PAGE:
I talked to the DA's office last week and asked them why the bail on the EFI pair was set at $5 million each.I was suprised at the answer..was set at that amount because the AMOUNT OF BUSINESS TRANSACTED WHILE THEIR PERMIT WAS NOT PAID was around $13 million. It was not set at $5 million because that was amount that is unaccounted for. Go figure…I have nothing good to say about those two but it seems to me that if they were a flight risk, they would have been long gone and not at their residence when arrested.
    By: Roo on 12/24/08

    A Ponzi scheme is a Ponzi scheme, and fraud is fraud, regardless of economic cycles.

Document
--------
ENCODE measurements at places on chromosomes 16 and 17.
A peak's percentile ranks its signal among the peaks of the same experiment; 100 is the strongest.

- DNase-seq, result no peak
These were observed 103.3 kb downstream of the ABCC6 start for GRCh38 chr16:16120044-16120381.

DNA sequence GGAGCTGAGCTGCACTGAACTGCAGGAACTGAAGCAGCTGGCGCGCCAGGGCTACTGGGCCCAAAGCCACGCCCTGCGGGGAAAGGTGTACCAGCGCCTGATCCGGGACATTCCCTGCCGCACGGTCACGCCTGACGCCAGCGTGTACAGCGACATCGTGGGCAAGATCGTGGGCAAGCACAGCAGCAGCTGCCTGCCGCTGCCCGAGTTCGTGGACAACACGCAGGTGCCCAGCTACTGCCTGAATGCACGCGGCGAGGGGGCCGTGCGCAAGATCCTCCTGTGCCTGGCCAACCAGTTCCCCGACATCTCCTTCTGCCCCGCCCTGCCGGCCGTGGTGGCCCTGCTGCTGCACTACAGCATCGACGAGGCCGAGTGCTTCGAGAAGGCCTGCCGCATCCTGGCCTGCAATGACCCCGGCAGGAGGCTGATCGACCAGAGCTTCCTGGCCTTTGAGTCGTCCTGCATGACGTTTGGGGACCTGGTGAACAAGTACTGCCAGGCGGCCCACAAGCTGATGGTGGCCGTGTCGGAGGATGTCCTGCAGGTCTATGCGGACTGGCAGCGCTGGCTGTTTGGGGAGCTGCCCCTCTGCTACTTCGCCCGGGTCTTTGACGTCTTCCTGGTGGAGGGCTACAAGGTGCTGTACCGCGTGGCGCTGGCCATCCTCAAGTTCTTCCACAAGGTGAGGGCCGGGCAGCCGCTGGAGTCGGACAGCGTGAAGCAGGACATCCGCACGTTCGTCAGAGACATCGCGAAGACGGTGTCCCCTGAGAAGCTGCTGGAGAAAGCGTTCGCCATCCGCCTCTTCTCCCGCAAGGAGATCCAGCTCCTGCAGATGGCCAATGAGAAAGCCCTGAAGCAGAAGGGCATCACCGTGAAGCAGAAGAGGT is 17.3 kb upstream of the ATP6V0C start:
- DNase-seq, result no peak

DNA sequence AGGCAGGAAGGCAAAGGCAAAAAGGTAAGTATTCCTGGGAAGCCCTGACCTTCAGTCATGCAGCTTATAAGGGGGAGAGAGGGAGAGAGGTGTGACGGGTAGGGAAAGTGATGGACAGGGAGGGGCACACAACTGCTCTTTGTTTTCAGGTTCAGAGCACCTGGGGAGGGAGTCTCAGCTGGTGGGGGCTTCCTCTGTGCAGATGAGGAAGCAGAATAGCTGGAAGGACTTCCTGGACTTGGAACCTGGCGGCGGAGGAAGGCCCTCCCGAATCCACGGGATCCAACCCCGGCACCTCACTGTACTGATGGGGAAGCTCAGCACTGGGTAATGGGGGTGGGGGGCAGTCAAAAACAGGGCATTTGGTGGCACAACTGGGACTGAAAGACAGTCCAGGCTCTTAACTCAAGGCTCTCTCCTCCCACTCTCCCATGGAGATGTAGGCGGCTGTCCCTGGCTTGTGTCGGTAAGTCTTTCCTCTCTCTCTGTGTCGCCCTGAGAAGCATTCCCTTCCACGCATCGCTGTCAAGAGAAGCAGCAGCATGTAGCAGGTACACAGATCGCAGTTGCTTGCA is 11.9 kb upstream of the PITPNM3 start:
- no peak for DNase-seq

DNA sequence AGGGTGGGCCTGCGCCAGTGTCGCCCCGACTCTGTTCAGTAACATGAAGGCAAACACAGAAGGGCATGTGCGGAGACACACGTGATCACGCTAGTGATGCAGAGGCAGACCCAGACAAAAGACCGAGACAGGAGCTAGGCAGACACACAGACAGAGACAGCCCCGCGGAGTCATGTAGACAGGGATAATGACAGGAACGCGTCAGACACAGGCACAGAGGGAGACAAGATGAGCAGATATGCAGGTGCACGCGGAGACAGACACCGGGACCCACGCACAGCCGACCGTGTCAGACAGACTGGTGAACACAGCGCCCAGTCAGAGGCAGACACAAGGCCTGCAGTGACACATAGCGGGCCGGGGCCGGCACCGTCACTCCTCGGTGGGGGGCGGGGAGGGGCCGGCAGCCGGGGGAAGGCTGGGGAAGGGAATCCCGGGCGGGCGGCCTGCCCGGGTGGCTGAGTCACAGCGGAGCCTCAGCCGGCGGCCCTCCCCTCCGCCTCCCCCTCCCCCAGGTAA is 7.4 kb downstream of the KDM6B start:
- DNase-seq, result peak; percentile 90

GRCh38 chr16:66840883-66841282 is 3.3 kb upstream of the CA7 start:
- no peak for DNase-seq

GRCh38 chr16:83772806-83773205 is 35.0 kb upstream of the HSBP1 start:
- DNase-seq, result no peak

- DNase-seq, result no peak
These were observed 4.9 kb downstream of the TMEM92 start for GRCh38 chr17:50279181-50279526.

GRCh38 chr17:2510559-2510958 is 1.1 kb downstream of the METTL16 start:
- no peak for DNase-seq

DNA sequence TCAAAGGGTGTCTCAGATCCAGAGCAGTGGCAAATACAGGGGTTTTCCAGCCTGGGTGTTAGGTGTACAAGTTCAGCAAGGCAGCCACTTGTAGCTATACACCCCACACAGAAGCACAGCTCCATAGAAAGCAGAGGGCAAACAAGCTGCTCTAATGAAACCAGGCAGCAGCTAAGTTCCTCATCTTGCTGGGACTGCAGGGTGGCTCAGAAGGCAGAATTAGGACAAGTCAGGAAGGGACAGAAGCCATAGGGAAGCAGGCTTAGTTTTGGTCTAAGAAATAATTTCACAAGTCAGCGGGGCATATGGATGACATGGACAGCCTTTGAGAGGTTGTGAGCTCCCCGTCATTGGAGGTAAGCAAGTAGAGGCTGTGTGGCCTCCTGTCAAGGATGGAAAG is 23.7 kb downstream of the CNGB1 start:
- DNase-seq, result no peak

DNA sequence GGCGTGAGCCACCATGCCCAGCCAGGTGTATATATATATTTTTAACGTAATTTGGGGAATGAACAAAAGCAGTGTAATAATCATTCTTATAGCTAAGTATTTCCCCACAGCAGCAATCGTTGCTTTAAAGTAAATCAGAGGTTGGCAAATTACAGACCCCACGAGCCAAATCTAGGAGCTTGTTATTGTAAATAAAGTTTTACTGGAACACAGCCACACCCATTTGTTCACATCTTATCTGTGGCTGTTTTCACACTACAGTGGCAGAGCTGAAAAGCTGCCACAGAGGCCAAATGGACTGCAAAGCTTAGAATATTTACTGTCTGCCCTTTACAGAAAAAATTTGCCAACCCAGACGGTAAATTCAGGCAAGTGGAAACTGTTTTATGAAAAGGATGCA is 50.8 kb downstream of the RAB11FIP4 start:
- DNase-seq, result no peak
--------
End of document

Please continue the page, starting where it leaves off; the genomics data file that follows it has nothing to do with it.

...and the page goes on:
Just what is the cutoff for an investment that is not "greedy"? 5%? 8%? 10%? I'd love to hear your opinion on that…or from anyone else who wants to blame the "greedy investors" for this mess…

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  8. ccn_debate says:

    By: outsider on 12/24/08
    Thanks for the excellent reprting…I see it all a bit differently and am sure will get blasted for my opinion.
    EVERYBODY knows that hard money lending is a risky busines and not for a virgin. The promise of high interest rates;a a quick return..suck the greedy in.